A Divided Nation
I’ve heard some journalists and political pundits refer to Brexit as an insoluble problem. Technically that is not the case. A Hard Brexit would effectively meet the criteria of the 2016 referendum result and its binary question. What is insoluble is the government delivering a result that pleases all parties and more importantly doesn’t put the UK economy at risk. Brexit is a microcosm of everything that is wrong with UK politics at the present. The original very straight forward question on the ballot paper did not indicate in any way the logistical, procedural and legal complexities of extricating the UK from the EU after over forty years of major harmonisation and integration. The leave campaign openly stated that this very process would be easy and getting a good deal was not an issue. Both were lies. Hence, we now find ourselves in a situation where the realities of what Brexit entails are manifestly clear, and no one agrees as to what is the best way to proceed. And all of this is panning out against a background of broken, tribal and hostile politics. It is a recipe for disaster and now that the Brexit Pandora’s Box has been opened, there is no scenario that doesn’t lead to future problems and unrest.
The UK is a divided country. Its political parties seem to have abandoned very specific parts of society and entire regions have been neglected by successive governments. The gap between rich and poor is increasing, and the middle classes are no longer insulated from the country’s economic woes. Social changes over the last fifty years have seen a shift away from traditional political doctrines and the sense of being part of specific communities and groups. Consumerism has led to politics being seen as a means of personal gain and that is what often shapes the electorates position on major issues at elections. There is also an ever-widening gulf between the generations and the way they view the world. The young are happy to embrace a global market and are not constrained by past prejudices and cultural baggage. They also do not fear social change. Where as the Baby Boomer generation are very much entrenched in a mindset born of their time. Hence foreigners cannot be trusted and fantasies about British Exceptionalism are still harboured. A fictional past is mourned, and a modern future is feared.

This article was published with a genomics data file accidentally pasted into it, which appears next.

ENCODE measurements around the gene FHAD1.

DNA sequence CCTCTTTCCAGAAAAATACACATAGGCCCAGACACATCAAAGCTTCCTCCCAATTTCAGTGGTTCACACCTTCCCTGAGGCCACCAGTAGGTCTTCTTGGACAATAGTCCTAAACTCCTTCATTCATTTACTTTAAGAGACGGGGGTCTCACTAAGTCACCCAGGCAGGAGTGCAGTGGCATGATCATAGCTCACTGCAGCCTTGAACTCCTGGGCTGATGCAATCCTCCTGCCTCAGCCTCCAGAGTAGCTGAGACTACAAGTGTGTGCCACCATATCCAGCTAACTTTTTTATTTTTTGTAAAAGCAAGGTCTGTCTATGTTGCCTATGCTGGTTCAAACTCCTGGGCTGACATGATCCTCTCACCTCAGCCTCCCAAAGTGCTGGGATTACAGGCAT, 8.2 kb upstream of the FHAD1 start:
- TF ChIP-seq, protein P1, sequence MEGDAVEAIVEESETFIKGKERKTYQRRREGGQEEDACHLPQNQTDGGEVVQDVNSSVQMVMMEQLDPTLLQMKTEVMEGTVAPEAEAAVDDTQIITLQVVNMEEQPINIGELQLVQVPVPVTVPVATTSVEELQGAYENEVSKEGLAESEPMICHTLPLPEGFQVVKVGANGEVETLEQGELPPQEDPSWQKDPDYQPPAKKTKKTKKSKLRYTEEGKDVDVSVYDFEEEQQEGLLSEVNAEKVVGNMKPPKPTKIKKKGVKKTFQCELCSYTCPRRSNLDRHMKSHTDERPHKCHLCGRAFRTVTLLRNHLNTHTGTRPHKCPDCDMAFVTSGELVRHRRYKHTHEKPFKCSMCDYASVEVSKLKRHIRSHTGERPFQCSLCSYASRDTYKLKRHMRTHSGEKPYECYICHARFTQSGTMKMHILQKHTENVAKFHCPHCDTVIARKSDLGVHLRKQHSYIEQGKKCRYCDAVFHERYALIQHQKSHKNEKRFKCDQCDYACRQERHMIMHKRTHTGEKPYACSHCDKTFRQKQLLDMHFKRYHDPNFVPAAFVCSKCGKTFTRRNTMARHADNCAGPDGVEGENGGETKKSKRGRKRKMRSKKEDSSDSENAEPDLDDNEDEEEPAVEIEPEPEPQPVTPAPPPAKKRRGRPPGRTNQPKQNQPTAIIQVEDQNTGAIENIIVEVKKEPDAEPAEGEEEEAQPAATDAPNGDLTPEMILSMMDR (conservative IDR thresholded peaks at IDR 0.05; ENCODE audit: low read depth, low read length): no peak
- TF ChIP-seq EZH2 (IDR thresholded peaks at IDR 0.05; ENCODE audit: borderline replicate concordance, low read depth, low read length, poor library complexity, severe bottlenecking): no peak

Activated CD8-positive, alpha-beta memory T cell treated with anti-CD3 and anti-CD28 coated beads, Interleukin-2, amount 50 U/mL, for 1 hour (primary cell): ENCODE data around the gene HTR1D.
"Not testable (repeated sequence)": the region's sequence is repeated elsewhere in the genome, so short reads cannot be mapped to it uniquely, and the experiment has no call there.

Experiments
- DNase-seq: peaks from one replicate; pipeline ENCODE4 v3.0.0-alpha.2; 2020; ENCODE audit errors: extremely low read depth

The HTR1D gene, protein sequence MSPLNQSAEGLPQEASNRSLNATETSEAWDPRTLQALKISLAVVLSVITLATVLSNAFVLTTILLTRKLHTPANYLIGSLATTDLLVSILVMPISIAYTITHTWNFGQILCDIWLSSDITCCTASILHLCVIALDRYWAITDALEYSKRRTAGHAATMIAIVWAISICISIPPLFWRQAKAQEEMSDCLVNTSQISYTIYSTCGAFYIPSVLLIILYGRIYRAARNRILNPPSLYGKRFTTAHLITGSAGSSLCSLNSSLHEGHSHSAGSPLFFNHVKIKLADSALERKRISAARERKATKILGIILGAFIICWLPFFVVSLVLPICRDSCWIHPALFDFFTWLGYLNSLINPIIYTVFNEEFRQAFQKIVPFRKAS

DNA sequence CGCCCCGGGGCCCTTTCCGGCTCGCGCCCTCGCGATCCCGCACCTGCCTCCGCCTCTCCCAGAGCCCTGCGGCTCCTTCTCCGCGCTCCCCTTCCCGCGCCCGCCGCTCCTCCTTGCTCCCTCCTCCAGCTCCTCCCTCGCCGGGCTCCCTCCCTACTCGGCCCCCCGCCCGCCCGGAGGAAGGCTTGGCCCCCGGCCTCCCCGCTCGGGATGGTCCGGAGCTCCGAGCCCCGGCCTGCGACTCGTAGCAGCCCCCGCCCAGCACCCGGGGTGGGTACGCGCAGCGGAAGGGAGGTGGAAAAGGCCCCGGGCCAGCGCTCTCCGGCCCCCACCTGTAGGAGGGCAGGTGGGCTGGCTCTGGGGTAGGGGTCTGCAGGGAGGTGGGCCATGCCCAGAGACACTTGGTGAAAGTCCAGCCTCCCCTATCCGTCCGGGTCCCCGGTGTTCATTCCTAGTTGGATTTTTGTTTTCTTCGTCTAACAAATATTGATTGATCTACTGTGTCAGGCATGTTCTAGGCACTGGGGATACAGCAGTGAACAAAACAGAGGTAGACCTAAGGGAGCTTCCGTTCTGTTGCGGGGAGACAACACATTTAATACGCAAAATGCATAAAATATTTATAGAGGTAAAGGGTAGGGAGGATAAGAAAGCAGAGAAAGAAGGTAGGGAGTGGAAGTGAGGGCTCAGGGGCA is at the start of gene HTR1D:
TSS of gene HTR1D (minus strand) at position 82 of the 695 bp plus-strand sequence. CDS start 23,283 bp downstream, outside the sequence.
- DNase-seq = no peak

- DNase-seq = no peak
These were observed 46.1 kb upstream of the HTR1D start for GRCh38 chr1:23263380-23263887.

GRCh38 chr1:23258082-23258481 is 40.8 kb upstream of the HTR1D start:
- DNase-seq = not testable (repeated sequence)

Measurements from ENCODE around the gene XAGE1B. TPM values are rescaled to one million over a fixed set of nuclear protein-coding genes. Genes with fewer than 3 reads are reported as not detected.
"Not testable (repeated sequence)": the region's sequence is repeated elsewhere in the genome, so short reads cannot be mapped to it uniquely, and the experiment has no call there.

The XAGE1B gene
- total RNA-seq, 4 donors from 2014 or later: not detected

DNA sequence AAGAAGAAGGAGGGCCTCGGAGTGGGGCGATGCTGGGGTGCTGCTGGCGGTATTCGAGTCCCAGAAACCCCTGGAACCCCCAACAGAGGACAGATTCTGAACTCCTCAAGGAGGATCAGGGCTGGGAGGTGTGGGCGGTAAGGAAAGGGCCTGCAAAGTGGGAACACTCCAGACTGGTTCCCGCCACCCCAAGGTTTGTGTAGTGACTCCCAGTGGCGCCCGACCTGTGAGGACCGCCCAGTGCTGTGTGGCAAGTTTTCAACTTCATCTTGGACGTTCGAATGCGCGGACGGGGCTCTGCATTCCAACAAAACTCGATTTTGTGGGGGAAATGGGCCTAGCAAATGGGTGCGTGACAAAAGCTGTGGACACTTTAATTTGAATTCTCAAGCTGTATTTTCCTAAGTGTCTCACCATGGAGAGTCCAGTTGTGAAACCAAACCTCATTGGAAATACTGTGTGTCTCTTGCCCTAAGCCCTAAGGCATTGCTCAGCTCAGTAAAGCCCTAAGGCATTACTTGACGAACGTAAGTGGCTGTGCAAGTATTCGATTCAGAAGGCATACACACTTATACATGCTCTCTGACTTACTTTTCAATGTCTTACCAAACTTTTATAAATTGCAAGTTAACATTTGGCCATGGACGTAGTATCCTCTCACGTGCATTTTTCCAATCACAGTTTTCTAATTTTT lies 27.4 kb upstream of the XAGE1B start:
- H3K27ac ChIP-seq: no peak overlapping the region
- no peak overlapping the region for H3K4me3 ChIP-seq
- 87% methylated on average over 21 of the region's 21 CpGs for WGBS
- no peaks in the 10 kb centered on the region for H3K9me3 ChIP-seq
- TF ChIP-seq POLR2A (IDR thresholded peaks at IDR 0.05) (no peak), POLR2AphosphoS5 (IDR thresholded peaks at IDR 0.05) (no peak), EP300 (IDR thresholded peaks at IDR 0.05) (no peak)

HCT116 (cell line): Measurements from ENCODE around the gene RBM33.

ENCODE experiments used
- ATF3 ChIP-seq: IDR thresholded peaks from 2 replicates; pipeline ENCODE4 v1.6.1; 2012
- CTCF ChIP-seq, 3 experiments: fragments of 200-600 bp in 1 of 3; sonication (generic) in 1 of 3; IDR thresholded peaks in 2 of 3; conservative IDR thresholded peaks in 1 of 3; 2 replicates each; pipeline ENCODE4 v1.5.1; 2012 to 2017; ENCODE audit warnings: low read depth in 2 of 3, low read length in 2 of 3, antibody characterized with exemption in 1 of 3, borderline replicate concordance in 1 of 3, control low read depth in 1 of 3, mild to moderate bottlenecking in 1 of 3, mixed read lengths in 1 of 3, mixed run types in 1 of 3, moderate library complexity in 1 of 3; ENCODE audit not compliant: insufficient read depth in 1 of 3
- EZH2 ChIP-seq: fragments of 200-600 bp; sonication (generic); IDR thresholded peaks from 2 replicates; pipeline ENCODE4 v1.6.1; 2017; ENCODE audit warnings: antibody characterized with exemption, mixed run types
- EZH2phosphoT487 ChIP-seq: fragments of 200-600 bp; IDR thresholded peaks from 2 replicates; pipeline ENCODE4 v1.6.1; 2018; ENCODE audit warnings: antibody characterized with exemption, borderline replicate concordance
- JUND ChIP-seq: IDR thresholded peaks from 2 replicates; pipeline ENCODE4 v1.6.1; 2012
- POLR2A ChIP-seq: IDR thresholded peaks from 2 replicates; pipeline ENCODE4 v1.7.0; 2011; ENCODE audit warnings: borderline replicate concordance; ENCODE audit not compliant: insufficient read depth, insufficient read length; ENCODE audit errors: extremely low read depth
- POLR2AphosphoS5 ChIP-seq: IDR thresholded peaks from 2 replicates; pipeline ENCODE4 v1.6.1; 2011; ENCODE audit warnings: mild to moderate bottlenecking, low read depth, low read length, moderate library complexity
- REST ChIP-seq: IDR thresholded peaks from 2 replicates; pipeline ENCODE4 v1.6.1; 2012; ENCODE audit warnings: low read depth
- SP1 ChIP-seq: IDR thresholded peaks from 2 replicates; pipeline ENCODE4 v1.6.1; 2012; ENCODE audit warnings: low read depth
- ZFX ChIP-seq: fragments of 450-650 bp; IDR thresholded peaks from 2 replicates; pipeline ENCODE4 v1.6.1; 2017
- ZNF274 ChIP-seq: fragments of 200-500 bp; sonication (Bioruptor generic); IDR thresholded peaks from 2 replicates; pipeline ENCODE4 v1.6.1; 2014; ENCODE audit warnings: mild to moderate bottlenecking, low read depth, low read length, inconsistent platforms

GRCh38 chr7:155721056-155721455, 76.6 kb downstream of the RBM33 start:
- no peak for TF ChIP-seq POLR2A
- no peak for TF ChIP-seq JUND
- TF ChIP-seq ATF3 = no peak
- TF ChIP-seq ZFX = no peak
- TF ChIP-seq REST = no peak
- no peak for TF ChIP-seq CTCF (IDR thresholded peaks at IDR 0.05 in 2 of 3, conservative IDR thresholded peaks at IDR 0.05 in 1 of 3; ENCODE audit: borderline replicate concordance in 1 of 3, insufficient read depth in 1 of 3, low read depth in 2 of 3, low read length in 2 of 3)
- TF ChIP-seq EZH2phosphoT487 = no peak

Possibly the most worrying development in recent years is the shift in politics from fact based, intellectually driven debate into wanton tribalism. The “politics of feelings” has emerged as a result of social media and the internet. Equal access to online platforms has fostered an environment of false equivalence and the mainstream medias obsession with balance has perpetuated the myth that all views, no matter how unfounded or extreme, are of equal merit. Then there was Michael Gove’s misquoted statement that “people in this country have had enough of experts”. Although he was referencing a very specific group of tail chasing think tanks, the point was embraced in certain quarters. There has been a growing pushback of late against academia because it is by its very nature exclusionary. Some people simply do not like the idea that having no knowledge or experience of a specific thing, somehow keeps them from the top table and that their views are not treated with the same deference of those with a deeper understanding. The current socio-political changes in the UK go hand-in-hand with the spreading intellectual blackout throughout western democracies.
A great many people are legitimately unhappy with the way politics and social change has bypassed their concerns and wishes. The UK has an ageing political system that seems to be ill equipped for the modern world and more importantly an increasing diversity of opinions and views. Both the major political parties seem to be far too self-obsessed and removed from the reality of most of the electorates daily experience. Parliament needs to be overhauled, relocated and divested of many of the patrician traditions it is steeped in. Proportional representation also needs to be embraced. Yet sadly, none of these things appears to be immediate propositions. The growing disillusionment with mainstream politics leaves much of the electorate politically homeless. The major concern here is that the gap left by the demise of the only UK protest party, UKIP, may drive some into the waiting arms of the hard right or the extreme left. Are we looking at a return to the violent and tumultuous political times of the seventies? Because politics and governance driven by either extreme of the political spectrum seldom benefits the country.